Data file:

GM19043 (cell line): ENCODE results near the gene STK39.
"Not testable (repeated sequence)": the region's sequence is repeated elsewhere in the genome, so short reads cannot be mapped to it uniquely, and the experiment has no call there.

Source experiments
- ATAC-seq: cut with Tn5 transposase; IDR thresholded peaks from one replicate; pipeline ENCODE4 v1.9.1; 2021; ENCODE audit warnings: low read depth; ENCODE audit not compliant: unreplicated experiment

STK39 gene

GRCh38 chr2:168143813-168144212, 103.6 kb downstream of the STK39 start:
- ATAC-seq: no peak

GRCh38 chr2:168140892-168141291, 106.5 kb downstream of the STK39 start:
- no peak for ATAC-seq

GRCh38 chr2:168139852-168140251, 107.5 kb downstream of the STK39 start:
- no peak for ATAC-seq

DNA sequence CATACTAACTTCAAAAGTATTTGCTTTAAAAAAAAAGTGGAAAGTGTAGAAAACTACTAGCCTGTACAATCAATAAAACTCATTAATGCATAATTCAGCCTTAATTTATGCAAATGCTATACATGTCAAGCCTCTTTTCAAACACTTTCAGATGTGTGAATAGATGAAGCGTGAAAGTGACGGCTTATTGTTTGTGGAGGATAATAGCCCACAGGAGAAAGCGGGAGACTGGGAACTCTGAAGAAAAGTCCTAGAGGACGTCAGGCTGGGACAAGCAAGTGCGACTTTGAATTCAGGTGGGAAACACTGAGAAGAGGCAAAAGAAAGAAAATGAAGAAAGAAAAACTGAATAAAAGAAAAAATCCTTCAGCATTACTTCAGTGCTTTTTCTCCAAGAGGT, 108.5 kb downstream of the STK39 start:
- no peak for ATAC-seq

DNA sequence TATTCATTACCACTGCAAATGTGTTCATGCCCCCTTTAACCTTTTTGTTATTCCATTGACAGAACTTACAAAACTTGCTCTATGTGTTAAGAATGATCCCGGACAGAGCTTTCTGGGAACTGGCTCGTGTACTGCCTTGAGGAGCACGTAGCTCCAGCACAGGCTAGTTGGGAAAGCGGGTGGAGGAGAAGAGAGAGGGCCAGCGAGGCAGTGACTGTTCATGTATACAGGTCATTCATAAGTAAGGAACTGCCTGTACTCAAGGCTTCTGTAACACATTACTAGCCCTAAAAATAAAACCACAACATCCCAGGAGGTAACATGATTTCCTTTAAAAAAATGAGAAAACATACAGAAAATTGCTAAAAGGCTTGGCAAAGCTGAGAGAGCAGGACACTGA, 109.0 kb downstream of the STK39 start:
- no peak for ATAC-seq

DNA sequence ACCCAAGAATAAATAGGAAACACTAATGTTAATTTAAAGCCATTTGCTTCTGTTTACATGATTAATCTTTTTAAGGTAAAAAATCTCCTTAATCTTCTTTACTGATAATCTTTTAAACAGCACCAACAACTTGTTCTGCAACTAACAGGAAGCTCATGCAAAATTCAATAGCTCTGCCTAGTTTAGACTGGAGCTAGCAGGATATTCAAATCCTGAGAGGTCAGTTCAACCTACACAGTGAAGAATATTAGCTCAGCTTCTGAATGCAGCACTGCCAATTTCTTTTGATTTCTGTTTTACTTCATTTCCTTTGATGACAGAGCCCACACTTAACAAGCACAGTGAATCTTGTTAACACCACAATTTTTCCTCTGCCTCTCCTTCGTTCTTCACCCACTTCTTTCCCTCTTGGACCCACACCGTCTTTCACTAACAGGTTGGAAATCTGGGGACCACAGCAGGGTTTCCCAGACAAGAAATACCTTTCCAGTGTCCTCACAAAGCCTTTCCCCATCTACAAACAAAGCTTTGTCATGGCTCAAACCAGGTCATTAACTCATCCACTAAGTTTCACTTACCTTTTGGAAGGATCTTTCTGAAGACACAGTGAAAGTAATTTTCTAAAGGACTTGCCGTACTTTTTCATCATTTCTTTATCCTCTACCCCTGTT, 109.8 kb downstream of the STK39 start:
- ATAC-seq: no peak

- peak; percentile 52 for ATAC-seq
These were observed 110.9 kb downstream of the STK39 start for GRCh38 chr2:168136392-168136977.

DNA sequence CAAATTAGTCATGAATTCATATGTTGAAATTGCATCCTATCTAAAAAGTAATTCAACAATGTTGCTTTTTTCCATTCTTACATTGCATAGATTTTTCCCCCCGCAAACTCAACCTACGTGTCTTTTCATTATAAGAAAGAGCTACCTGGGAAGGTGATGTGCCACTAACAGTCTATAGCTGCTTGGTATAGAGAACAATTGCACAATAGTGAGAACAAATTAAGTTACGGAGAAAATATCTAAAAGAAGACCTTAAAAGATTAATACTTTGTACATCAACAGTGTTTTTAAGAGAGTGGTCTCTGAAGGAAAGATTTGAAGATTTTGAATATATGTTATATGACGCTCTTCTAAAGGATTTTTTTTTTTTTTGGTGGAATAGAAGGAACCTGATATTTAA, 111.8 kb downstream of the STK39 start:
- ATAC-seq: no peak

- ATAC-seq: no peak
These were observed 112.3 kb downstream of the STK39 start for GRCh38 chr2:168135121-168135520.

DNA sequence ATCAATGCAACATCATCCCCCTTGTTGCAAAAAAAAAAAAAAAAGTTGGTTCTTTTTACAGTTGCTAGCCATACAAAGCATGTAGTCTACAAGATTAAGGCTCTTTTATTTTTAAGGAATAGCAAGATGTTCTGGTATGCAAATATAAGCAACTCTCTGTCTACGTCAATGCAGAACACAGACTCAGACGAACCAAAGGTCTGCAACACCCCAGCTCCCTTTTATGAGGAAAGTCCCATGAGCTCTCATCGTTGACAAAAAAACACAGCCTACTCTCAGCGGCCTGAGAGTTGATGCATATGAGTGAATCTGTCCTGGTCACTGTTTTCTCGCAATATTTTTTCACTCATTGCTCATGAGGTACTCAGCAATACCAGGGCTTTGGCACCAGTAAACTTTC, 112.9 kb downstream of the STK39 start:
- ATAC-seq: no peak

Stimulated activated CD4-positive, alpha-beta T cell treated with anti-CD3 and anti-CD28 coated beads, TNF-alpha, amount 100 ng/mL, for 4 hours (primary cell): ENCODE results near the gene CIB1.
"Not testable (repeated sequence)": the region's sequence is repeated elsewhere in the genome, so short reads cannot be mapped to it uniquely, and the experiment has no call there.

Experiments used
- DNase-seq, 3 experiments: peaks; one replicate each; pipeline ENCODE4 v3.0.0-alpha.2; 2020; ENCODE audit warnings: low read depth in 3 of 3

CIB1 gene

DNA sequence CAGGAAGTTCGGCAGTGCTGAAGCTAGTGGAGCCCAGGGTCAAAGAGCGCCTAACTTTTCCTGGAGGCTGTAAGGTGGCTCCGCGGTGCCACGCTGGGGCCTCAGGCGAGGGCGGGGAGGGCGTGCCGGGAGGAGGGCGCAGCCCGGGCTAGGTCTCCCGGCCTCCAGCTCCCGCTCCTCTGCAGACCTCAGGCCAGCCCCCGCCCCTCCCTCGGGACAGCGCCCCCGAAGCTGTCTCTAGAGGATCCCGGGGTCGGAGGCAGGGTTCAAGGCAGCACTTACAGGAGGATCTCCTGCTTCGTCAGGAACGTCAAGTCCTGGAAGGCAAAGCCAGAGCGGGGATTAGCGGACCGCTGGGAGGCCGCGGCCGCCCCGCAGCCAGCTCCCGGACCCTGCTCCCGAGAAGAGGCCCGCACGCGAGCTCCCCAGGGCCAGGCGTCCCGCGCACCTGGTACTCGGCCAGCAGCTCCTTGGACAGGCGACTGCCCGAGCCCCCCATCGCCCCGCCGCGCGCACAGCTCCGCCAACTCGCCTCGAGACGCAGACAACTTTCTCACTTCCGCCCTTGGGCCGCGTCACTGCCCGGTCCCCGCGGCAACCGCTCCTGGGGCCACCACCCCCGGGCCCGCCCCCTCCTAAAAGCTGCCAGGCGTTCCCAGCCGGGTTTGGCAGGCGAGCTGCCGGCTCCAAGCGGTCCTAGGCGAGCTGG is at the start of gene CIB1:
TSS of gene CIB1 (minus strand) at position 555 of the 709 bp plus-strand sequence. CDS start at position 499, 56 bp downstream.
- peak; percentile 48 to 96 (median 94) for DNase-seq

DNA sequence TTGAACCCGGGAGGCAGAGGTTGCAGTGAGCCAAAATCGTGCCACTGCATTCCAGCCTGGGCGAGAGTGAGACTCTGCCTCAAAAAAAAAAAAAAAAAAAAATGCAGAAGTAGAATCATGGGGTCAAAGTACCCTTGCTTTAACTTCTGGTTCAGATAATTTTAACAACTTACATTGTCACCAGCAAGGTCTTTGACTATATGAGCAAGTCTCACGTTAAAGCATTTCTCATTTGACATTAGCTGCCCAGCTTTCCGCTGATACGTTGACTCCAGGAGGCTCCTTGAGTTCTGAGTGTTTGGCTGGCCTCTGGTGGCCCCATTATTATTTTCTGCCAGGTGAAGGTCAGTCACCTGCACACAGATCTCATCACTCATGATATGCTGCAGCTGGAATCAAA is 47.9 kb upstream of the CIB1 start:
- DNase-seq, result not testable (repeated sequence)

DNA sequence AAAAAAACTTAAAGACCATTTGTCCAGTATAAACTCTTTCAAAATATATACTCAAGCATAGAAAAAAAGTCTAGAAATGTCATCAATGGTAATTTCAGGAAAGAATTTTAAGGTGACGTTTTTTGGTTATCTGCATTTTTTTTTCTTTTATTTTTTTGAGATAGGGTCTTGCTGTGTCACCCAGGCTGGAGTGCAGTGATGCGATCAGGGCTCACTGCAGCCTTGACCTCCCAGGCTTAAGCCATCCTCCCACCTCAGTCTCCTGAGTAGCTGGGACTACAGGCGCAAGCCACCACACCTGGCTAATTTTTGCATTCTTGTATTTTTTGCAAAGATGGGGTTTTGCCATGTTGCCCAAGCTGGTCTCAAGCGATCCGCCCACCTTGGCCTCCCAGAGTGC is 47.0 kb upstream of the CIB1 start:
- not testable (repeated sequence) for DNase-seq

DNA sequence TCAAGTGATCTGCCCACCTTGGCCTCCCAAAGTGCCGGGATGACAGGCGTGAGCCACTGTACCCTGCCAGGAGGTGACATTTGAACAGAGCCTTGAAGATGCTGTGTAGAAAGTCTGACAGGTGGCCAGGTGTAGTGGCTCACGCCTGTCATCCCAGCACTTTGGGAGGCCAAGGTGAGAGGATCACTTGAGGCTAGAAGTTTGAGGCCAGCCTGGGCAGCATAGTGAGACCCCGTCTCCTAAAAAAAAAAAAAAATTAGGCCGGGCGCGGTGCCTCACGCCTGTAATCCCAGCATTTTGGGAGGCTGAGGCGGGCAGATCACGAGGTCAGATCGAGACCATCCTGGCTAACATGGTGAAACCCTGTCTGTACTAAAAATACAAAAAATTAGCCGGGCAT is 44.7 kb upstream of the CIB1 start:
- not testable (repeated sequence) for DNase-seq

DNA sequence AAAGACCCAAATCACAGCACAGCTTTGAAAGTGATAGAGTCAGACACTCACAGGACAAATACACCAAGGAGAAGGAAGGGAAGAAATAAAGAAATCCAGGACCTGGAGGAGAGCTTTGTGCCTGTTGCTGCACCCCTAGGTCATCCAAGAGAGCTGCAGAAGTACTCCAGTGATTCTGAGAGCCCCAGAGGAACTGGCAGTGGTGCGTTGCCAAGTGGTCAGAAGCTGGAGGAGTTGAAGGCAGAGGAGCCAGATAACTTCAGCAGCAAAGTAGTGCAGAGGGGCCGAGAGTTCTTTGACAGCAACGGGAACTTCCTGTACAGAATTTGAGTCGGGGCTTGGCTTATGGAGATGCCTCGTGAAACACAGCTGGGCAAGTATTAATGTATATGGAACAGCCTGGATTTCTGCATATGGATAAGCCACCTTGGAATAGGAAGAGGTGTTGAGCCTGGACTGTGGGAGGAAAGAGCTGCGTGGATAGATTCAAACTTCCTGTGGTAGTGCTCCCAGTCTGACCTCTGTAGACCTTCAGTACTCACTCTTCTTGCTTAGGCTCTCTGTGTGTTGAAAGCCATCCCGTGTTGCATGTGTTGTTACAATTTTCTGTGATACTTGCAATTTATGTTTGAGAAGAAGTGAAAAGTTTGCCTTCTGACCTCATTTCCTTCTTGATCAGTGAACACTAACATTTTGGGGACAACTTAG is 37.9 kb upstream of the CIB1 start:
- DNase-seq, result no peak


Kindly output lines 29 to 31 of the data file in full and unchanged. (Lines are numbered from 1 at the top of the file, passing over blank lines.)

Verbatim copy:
- DNase-seq, 3 experiments: peaks; one replicate each; pipeline ENCODE4 v3.0.0-alpha.2; 2020; ENCODE audit warnings: low read depth in 3 of 3

CIB1 gene

DNA sequence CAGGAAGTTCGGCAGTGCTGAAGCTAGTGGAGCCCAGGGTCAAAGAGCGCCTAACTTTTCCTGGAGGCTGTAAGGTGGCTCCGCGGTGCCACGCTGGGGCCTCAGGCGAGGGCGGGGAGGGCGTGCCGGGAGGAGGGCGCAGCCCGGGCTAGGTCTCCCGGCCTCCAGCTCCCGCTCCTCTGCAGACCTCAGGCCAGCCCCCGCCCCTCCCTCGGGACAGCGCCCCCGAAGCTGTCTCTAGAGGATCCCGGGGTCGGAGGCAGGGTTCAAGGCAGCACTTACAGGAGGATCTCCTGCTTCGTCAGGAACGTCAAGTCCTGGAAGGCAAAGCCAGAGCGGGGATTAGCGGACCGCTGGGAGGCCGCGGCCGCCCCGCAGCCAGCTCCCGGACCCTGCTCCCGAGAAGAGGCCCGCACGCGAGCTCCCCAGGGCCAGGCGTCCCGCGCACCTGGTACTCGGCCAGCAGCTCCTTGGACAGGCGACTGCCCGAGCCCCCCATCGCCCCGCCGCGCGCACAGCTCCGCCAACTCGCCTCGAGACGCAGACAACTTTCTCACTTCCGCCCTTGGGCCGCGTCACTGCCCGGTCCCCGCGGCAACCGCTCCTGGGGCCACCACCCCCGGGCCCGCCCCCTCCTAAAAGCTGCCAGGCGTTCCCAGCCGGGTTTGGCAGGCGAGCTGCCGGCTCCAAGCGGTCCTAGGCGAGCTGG is at the start of gene CIB1: